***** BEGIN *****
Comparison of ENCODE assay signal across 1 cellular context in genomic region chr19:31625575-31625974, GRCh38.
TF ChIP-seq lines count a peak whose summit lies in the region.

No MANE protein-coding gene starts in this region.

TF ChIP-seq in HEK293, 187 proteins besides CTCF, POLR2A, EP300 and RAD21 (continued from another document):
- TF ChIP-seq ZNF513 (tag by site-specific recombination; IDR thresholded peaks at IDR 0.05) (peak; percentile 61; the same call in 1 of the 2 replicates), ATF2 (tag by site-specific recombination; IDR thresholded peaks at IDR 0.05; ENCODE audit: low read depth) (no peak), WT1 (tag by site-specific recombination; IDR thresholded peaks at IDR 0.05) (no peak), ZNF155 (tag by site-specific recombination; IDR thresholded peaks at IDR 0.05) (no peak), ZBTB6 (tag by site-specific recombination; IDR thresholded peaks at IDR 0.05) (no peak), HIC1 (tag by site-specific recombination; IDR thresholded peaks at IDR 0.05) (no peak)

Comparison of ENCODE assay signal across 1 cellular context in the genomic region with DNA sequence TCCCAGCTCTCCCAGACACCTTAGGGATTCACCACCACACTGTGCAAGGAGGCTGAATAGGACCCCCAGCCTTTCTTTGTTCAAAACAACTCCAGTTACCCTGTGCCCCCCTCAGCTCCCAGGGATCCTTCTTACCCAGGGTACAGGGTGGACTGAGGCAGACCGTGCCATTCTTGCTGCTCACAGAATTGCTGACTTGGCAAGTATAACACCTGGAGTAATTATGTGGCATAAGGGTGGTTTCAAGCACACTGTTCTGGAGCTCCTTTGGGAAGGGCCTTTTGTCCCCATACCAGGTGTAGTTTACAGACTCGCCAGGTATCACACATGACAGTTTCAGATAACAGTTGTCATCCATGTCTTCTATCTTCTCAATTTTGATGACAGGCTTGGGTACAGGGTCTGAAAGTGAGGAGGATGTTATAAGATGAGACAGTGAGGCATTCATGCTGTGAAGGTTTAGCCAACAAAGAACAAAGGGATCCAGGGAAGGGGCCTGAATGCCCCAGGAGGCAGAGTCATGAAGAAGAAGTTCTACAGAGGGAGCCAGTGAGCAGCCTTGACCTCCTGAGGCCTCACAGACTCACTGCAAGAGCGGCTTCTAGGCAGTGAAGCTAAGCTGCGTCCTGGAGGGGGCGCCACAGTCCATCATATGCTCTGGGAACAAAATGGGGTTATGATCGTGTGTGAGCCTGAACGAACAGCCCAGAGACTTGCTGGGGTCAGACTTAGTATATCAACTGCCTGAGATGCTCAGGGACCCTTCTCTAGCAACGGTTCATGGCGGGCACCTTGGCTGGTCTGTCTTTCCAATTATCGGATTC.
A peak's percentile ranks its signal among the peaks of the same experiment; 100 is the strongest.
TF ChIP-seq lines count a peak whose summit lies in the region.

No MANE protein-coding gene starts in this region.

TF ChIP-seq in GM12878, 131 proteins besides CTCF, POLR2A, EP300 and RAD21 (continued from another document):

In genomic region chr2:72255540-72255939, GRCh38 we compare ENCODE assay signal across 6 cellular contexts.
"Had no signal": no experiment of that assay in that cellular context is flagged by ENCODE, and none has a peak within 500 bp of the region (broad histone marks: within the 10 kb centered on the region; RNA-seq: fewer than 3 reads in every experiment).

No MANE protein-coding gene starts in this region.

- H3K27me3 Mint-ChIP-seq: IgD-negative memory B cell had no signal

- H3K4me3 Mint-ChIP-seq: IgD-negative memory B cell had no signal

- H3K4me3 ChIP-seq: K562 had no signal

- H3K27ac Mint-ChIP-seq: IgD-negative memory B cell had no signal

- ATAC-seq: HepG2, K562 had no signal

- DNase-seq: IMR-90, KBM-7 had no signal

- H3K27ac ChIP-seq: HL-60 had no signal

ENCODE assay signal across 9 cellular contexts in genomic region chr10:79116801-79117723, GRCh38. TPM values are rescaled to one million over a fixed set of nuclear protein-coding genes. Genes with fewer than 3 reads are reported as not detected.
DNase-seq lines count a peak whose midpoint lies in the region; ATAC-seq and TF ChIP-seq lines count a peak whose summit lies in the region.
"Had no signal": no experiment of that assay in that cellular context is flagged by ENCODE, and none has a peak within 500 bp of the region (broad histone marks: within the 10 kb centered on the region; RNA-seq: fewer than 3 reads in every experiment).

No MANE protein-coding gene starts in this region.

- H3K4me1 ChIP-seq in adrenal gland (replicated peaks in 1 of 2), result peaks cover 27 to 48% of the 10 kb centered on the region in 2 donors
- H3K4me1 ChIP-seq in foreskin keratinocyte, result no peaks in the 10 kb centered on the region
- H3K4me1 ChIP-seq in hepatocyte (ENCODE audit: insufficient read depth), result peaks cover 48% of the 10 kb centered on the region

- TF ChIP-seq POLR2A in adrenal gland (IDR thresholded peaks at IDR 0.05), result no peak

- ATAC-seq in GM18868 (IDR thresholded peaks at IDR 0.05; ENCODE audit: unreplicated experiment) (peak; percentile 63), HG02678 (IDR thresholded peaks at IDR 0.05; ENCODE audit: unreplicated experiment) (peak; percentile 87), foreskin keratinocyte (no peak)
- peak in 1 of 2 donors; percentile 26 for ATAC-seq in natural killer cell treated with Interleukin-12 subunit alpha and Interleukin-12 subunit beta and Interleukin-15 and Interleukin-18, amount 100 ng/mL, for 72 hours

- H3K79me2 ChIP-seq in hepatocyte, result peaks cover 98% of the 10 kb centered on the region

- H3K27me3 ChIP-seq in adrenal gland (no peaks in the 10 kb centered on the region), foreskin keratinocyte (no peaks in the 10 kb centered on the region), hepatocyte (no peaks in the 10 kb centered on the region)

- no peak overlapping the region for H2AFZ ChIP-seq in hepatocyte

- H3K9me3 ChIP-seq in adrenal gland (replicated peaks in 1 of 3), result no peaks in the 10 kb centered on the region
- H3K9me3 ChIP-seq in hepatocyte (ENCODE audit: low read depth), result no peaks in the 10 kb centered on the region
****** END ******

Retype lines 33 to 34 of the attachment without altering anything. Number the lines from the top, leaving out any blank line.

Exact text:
- no peak overlapping the region for H2AFZ ChIP-seq in hepatocyte

- H3K9me3 ChIP-seq in adrenal gland (replicated peaks in 1 of 3), result no peaks in the 10 kb centered on the region